Rural hospitals overwhelmed with COVID-19 patients

Published: Aug. 24, 2021 at 4:20 PM EDT
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EVANS COUNTY, Ga. (WTOC) - Several rural Georgia hospitals came together Tuesday morning to give people a real picture of how strained they are with COVID-19 patients.

Four hospitals say their staff is overburdened with mostly unvaccinated COVID patients. They say their COVID wards are full and the direction this is going is concerning.

“I think the concern is...when is it over with,” Evans Memorial CEO Bill Lee said.

He says rural hospitals having so many deaths is not common. Jenkins County Medical’s CEO says 80 percent of their patients are COVID-related.

“All of those COVID patients are on oxygen and we have one patient that’s on a ventilator,” Jenkins County Medical Center CEO Antoine Poythress said.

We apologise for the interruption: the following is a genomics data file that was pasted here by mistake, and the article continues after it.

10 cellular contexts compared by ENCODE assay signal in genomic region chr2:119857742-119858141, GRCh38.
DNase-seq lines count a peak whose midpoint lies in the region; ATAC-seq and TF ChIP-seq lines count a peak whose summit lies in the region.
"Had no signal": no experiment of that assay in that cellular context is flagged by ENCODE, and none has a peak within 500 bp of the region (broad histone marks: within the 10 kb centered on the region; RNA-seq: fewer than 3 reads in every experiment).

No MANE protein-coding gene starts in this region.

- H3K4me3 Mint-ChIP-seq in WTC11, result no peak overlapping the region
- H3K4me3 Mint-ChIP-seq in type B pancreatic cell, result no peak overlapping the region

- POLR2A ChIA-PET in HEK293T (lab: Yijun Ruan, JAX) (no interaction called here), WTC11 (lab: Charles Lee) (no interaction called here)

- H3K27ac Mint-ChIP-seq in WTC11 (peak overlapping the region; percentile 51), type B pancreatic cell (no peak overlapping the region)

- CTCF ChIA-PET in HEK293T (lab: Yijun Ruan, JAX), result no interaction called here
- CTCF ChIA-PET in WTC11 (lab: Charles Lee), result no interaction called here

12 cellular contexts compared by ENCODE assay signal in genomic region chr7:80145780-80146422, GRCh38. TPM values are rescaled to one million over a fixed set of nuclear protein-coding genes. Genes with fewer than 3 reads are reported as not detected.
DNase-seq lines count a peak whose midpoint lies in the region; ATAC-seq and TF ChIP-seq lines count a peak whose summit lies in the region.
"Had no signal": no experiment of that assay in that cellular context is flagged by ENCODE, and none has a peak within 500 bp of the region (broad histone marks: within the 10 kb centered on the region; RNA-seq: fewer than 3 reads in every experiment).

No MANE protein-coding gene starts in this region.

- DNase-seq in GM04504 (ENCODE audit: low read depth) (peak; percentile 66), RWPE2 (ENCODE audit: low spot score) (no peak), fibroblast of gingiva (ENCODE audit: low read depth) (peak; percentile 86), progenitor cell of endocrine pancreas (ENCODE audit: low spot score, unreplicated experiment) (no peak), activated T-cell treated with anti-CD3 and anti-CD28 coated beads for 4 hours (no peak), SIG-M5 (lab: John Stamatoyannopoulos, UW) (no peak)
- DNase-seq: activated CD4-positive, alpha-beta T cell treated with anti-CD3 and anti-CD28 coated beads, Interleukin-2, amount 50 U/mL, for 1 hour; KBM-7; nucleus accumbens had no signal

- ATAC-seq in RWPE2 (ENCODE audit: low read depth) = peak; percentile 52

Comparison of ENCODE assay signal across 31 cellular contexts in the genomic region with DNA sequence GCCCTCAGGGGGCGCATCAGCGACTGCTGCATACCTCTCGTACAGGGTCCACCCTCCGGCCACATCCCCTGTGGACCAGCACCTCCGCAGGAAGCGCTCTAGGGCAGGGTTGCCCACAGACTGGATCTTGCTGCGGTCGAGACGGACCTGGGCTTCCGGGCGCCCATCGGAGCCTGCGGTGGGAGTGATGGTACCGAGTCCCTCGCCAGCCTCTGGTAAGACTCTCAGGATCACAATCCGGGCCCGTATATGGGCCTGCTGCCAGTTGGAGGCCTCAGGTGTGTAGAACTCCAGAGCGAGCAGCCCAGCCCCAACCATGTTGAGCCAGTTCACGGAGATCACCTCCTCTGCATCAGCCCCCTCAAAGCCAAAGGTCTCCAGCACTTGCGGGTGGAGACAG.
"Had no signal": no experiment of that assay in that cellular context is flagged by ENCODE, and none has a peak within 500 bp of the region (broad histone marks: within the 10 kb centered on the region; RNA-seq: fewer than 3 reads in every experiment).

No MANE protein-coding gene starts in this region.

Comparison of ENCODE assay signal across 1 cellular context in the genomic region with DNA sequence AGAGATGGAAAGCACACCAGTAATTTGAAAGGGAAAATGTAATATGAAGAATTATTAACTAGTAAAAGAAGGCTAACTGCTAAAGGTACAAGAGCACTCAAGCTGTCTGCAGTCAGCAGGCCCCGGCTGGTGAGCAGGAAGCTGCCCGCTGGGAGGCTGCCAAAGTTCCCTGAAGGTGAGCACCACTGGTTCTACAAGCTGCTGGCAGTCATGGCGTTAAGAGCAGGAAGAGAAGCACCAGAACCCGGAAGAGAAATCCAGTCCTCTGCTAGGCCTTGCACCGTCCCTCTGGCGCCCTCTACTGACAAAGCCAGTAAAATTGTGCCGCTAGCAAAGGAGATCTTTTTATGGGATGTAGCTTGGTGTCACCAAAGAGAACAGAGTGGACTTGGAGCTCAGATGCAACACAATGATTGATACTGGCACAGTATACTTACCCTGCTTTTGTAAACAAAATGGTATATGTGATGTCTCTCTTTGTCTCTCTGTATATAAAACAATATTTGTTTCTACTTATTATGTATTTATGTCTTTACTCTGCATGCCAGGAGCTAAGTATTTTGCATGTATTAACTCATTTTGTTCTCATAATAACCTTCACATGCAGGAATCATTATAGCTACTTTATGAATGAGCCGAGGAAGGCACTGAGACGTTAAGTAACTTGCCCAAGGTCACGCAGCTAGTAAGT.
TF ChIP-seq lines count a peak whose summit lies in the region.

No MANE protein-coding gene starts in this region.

Tattnall’s hospital administrator says they are all pulling resources from each other.

“We’ve all been in situations where we’re borrowing supplies from other hospitals just to meet our needs,” Optim Medical Center Tattnall Hospital Administrator Rob Snipes said.

Across the board, staffing is their greatest need. There’s no administrative staff in Screven. The CEO says everyone is on the floor because it’s all hands on deck.

“I’ve been working night shift myself you know, because I am a nurse you know, I can do that,” Optim Medical Center Screven CEO Lagina Evans said.

They say it’s not about affording to pay staff, it’s about finding and keeping them.

“If we just had three more nurses, it would make a world of difference,” Lee said.

And a lot of the time they need to care for sick patients is spent calling all over the state for open beds to transfer patients.

“You know, their response it that they’re overburdened, and they don’t have rooms available,” Snipes said.

“I am concerned...where are we going? Are we going to continue to see an upsurge in the fall or even a greater uptick in the fall that is really going to overwhelm our health system,” Evans said.

They say they are taking the opportunity to educate their patients, but the community can help itself by continuing to wear a mask and get the vaccine.

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